At the backend of Fenwick’s e-discovery infrastructure are two SQL servers and a storage network. At any given time, there are also anywhere between 50 and 75 virtual “worker machines” hosted on two physical servers that manage the data, taking it through the entire process from extraction at the collection point through to the review point. Finally, on the client side, there is an interface attorneys use to view and tag the documents. Fenwick serves this front end through a terminal environment and has the ability to serve it to as many people as needed, wherever needed. Remote locations can be served over a secure line.

About 100TB of storage capacity is currently online as part of the active database at Fenwick’s data center in Mountain View, California. “That’s just the structured managed data,” Bonnington says. There is an additional 500-600TB of storage capacity that is not being actively used by the database. “We’re definitely adding shelves to existing storage arrays at least on a quarterly basis,” he says. “At least once a year, we get a whole new storage array.” The e-discovery set-up is quickly approaching a petabyte (1024TB) of raw storage capacity, Moore says.

The infrastructure hosting Fenwick’s e-discovery environment is segregated from the infrastructure providing regular IT services to the firm.

Guinea-pig customers rock

Most of the work in Fenwick’s e-discovery process is done in Lateral’s Viewpoint. The law firm was tightly involved in the development of the solution, which has now been around for about seven years. Bonnington’s team was on a mission to find an e-discovery solution that was comprehensive and that would not require any data collected to be stored at a third-party data center. This was a challenging task, as most providers would require that at one point or another the data would have to pass through their infrastructure, Bonnington says.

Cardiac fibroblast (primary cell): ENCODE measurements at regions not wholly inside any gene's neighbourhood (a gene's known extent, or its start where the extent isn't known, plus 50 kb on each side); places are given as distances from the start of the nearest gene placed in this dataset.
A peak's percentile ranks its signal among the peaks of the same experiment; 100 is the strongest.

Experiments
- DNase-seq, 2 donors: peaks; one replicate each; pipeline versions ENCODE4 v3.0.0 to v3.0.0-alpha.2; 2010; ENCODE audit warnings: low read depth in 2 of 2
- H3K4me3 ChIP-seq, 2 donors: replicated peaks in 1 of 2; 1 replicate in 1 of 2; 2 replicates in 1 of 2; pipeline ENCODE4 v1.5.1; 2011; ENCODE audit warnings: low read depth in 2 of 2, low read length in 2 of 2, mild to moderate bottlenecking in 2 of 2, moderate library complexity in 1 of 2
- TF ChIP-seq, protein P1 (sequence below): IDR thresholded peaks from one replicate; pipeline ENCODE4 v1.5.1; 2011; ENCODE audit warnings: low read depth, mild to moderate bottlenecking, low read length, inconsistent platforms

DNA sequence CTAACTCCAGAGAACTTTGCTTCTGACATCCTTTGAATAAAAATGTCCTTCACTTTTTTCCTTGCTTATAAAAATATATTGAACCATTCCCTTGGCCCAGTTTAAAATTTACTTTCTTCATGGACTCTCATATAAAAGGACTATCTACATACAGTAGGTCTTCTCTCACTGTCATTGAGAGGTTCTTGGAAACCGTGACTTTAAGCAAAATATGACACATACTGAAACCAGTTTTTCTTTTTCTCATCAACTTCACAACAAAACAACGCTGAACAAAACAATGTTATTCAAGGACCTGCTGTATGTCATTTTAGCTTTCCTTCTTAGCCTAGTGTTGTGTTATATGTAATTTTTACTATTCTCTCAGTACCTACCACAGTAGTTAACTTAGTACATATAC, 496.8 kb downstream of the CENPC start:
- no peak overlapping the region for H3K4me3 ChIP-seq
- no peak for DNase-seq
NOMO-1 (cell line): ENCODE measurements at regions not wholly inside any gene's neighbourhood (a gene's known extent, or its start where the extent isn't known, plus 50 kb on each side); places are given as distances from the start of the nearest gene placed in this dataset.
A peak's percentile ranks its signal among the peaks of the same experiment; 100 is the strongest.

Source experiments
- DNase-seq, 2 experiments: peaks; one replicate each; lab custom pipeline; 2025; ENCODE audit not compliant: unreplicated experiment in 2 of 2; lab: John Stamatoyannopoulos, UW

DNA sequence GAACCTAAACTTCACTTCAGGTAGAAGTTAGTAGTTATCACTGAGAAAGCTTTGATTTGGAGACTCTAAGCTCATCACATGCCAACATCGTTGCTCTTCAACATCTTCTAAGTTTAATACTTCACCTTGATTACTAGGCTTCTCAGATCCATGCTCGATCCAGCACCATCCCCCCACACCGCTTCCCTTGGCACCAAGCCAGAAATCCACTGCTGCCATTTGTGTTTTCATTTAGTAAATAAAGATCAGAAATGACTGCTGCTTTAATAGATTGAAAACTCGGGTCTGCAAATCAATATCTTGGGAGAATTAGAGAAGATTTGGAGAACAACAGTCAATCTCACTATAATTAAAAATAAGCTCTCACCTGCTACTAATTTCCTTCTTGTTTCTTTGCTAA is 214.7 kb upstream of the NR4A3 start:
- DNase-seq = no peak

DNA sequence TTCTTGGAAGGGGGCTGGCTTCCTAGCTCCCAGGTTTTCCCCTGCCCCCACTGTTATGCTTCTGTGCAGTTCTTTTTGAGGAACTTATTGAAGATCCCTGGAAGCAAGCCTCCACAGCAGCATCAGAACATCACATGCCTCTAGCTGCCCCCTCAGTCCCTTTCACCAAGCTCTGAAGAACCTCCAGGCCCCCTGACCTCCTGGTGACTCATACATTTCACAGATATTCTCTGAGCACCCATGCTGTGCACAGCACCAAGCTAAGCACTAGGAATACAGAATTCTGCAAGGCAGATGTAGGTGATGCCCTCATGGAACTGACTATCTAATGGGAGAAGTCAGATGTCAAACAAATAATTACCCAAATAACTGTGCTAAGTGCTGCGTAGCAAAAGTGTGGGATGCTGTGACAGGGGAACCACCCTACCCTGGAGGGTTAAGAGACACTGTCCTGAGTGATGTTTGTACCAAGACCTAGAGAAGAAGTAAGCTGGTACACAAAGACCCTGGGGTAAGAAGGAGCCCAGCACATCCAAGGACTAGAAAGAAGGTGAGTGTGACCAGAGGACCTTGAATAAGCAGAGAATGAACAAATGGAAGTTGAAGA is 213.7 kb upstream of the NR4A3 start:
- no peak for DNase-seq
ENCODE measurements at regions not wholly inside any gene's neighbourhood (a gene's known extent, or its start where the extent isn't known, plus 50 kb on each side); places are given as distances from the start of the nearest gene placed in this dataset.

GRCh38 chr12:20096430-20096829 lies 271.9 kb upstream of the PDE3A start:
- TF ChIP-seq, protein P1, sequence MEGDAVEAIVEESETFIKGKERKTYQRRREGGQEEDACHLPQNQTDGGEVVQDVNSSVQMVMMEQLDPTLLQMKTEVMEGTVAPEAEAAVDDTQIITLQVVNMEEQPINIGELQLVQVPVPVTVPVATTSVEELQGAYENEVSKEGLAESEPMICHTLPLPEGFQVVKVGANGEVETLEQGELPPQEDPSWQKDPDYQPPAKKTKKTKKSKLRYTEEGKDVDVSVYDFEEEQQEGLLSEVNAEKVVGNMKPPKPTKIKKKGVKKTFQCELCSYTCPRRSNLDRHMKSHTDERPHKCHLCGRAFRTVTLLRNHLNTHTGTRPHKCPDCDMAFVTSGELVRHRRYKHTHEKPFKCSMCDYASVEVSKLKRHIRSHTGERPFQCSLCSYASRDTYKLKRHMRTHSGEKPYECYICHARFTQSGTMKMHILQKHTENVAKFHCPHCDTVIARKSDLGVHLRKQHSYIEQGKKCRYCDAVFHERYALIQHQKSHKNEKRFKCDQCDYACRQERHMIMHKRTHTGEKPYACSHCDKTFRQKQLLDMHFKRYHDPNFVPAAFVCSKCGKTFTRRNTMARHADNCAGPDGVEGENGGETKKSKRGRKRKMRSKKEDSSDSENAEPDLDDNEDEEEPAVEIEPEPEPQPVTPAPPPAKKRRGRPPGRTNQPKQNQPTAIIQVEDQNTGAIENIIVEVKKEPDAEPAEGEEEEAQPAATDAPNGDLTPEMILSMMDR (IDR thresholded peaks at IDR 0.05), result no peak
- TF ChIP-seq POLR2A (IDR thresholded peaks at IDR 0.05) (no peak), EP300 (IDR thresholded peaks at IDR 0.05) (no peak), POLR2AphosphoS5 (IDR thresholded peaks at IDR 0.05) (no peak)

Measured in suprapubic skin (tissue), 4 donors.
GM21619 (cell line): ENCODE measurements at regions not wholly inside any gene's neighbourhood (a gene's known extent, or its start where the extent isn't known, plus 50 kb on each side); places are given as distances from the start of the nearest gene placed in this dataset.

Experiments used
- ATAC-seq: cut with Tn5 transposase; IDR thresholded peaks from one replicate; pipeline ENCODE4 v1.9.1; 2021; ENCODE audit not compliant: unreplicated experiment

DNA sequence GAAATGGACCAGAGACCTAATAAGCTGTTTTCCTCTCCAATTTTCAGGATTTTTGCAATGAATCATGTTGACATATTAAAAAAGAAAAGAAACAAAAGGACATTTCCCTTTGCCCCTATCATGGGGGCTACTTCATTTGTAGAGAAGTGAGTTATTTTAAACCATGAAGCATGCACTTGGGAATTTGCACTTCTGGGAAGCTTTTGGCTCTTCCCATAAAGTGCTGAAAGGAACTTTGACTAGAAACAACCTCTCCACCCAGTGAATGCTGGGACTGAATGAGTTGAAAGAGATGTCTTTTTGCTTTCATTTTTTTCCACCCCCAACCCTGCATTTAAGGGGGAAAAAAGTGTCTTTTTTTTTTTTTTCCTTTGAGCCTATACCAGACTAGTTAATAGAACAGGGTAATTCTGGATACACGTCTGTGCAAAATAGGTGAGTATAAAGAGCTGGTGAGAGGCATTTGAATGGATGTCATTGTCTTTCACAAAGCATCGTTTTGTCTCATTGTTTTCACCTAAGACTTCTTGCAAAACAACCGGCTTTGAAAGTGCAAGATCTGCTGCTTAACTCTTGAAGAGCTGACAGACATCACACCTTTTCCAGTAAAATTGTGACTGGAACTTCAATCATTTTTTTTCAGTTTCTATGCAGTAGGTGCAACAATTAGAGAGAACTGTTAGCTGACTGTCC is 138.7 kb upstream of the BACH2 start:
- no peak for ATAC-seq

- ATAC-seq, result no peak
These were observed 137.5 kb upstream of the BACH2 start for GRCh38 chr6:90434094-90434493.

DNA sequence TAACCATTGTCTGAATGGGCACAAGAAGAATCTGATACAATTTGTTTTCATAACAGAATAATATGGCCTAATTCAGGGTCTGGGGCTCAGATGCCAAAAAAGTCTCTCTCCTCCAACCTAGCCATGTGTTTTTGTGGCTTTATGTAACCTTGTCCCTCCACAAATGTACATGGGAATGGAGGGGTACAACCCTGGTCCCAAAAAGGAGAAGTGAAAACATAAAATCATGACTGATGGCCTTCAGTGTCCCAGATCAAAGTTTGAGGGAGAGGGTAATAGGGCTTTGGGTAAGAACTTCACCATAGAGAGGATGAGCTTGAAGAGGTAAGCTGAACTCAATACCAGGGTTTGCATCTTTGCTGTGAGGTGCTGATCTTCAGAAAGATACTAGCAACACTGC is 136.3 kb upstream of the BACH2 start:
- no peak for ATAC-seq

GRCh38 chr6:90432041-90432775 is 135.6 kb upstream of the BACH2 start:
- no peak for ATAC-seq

Outsourcing the function had also become too expensive. “There was so much cost involved in taking a single matter and outsourcing it to a third party vendor,” Bonnington recalls. “We had enough talent to do it internally.” The company’s e-discovery strategy became to outsource only if they could not handle the volume of data internally.

They finally found Lateral, which started in 2003 as a software developer and an e-discovery service provider but quickly got rid of the service-provider part of its business. Lateral had a software solution that fit Fenwick’s requirements and the law firm became a guinea pig of sorts in the process of further development of the solution. “They were very instrumental in providing us resources, a lot of attorneys and the practice support to really take the product to where it needs to go,” Berry says about Fenwick. Lateral had day-to-day feedback from the law firm on which pieces of the solution worked and which did not, making the development process a lot easier for the engineers who knew exactly what functionality ViewPoint needed.

Litigate smarter

While Viewpoint had been used by a number of law firms “in the trenches”, as Berry says, since about 2004, the product was ready for widespread commercial release in 2009. Today, the company is on version 5.35. The solution is helping Fenwick attorneys sift through sometimes tens of millions of pages of documents using sophisticated search algorithms, concept clustering, category labeling, etc. – something lawyers could never even dream of being able to do less than 10 years ago.

“Back in the day, whenever that was, it was a paper world, and today it’s not,” Bonnington says. “We still gather paper, but at such a small scale, it’s unbelievable.” Whether the new capabilities have made the litigation process more accurate is a tough call to make, he says. However, if one was to judge just by the amount of evidence used, it has certainly become a better informed process.